Research, referencing, style guides, and howlers: quick guide

Posted by RDN under Mind & body on 21 April 2016

This is a note which I hope is useful for anyone preparing to write essays at 6th form or university, and above, and for presentations of any sort.


What follows looks burdensome, but most of it codifies good sense and builds easy habits which save time and anxiety and help produce texts which look great to the people who judge one.

By the way: I have no teaching expertise or experience. This note is the result of a lifetime’s journalism and book-writing, including for thinktanks, and some work with PhD students.

Golden Rules

As much as you research and reference material that supports your prejudice or main argument, make sure you get to grips with and are comfortable with and honest about the best of what the opposing argument might be.

When one thinks a thought, one should aim to find someone respectable or famous who has had it already, and quote and cite them.

Never steal a thought: people who judge one will be more impressed by wide, intelligent reading and canny quotation than by challengable originality.

Academic conundrum

In most academic work the examiner is looking for originality, but will expect any argument to be substantiated by reference to academic authorities. Go figure.

Online and general research

In general, try to use and cite websites which are posted by academics at universities, or the statistical and information services of respectable countries. Think-tanks and newspapers, and even individuals and campaigners, are good to use and cite, but with great care as to their “line”. In general, always show you are alert to the biases or POVs of those you quote or source, however respectable.

Wikipedia should never be cited as though it was authoritative (unlike Encyclopaedia Britannica, one might say). But by all means use it as kicking-off point to wider research.

Even university sources are of course not the last word, let alone necessarily true in some final way. They only offer the likelihood of respectability. Except in matters of the simplest fact, there is no truth; not even in science (where the whole game is to set up theories and then to shoot them down). To be authoritative is not to offer the last word or final truth: it is to be well worth attention as seriously thoughtful, well-evidenced, and respected by people who are themselves respected.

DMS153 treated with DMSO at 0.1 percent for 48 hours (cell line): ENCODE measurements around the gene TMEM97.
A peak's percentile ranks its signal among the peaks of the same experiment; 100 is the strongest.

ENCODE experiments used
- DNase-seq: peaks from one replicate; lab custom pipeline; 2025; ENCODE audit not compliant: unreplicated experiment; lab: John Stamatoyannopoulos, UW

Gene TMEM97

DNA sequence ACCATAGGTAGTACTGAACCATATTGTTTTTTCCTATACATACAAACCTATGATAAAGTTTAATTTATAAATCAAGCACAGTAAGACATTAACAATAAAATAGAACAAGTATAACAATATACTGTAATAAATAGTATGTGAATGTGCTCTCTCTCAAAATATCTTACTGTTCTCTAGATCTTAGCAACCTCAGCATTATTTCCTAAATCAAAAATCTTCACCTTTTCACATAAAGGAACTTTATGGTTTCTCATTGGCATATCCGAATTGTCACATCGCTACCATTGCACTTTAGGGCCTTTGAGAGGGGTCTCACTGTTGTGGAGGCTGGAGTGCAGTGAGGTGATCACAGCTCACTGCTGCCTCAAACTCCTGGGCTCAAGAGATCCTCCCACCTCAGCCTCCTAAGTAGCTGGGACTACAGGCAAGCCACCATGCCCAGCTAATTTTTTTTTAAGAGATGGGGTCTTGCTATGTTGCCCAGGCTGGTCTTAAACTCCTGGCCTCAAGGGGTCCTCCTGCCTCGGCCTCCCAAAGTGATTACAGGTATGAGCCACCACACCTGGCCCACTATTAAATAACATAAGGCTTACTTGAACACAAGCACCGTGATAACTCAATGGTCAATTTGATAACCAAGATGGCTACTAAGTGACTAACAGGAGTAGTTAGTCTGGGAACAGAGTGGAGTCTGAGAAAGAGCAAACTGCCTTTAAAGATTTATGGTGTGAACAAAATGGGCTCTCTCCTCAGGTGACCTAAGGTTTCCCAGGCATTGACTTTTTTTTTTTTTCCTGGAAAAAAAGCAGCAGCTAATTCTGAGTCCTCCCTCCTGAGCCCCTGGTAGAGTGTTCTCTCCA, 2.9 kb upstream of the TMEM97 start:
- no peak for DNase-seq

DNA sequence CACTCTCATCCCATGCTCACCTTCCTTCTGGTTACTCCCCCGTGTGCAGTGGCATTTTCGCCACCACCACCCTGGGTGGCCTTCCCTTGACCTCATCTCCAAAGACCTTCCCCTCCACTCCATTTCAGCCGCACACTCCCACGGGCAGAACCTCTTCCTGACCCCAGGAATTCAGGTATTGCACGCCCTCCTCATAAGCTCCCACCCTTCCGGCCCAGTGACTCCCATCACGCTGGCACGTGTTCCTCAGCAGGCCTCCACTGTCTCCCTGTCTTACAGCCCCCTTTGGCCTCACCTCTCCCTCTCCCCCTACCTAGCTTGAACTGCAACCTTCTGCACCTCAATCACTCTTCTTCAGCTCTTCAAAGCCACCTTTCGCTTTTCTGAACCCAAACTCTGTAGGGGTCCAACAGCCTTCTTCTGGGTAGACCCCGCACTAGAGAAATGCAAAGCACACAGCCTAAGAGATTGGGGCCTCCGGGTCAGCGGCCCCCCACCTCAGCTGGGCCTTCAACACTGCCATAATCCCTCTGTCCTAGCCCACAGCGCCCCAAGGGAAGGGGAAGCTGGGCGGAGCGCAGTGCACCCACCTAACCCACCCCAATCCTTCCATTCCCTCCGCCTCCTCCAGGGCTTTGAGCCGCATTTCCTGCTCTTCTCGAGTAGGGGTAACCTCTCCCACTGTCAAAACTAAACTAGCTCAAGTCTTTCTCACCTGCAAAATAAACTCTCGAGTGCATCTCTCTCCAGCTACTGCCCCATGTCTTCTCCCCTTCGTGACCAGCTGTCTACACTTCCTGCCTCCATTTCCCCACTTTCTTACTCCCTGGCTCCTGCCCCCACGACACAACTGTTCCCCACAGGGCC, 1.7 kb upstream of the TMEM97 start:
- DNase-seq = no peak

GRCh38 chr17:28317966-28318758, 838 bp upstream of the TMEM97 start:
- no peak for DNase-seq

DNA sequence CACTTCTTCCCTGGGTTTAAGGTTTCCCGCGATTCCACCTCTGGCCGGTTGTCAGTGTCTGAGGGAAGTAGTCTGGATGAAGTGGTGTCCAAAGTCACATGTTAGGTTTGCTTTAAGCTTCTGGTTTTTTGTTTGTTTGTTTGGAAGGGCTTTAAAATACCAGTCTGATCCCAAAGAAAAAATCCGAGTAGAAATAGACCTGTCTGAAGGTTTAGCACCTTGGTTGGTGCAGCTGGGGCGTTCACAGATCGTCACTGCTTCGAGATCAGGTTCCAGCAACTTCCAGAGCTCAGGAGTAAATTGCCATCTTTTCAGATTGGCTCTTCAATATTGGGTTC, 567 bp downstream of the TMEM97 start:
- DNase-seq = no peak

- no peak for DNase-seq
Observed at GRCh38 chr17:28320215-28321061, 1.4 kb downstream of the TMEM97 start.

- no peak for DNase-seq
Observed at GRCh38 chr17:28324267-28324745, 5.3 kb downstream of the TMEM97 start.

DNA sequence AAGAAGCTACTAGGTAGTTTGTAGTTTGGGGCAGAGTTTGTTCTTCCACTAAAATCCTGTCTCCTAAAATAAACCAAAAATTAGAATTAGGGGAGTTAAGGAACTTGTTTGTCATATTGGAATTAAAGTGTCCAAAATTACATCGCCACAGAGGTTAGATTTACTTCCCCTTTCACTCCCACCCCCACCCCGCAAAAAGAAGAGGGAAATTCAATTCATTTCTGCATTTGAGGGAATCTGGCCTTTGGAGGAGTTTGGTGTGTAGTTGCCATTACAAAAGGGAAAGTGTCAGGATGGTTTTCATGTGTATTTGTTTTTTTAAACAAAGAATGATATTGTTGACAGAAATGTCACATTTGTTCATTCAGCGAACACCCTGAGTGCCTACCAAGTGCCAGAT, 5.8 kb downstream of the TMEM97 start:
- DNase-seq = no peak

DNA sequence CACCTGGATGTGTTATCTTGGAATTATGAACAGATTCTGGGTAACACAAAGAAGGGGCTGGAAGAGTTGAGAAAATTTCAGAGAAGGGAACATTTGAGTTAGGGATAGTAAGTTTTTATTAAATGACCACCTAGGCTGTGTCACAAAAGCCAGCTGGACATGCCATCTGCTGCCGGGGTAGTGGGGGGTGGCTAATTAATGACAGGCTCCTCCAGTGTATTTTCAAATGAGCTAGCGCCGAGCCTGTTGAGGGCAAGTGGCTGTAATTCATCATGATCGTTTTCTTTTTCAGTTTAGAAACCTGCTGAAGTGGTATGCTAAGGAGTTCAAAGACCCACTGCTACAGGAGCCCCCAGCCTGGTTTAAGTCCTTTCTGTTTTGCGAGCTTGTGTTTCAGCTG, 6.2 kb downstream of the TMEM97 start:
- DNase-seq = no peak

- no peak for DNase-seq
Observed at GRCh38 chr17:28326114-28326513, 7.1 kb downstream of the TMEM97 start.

It is weird and peculiar but true that academic work is sort of circular: academics (such as undergraduates and even schoolboys in academic mode) usually apply the rule of referring to academics when they seek to prove the value of any piece of work.

In general, when you are online, you must look for the real-world, bricks and mortar, name and address, institutional existence of your sources. Texts found online will similarly often have a real-world origin which it is important to track.

As you research issues online, keep a proper track of where you have been, and what you have picked up, the better to refer to it in whatever you produce. Find a way of saving to a hard-drive (or several) things like your favourites and bookmarks, with dates as to when they were filed.

Paper research

All the above applies and remember also to keep a track of your reading, whether in books, pamphlets or newspapers. You can photograph pages at will on a phone, but remember that title page etc will matter as much as the text you fancy…. experiment with that.


Citing web pages and sites

Make clear the exact url at which you found material, and the date you accessed it (this gives you cover in case of changes on the site.) Ideally, copy the whole page to a hard-drive (or several).

Citing printed material

Make sure you note title, author, publisher, location of publisher, date of publication, page numbers. Any reference must lay a trail which allows someone else to find the material cited.

Style guides

Writers need to pick a style and stick to it at least within any one text. Consistency, which a writer can and must deliver, matters more than correctness, which is a matter of opinion. UK and US styles are not the same. Journalistic and academic styles are not the same.

For UK writers, and for most working purposes, the Guardian and Observer style guide is excellent and easy to follow. For anything academic, the Oxford University Style Guide seems really excellent (it comes with various caveats which don’t seem at all off-putting).


To avoid howlers, one needs something like a recent edition of Fowler’s Modern English Usage (for keeping your grammar straight) or Bill Bryson’s Troublesome Words (for pesky word confusion) – or Bryson’s Dictionary for Writers and Editors (probably a pretty good mixture of the two). Bryson wrote the best style guide I ever saw, for the Independent in the 1980s.


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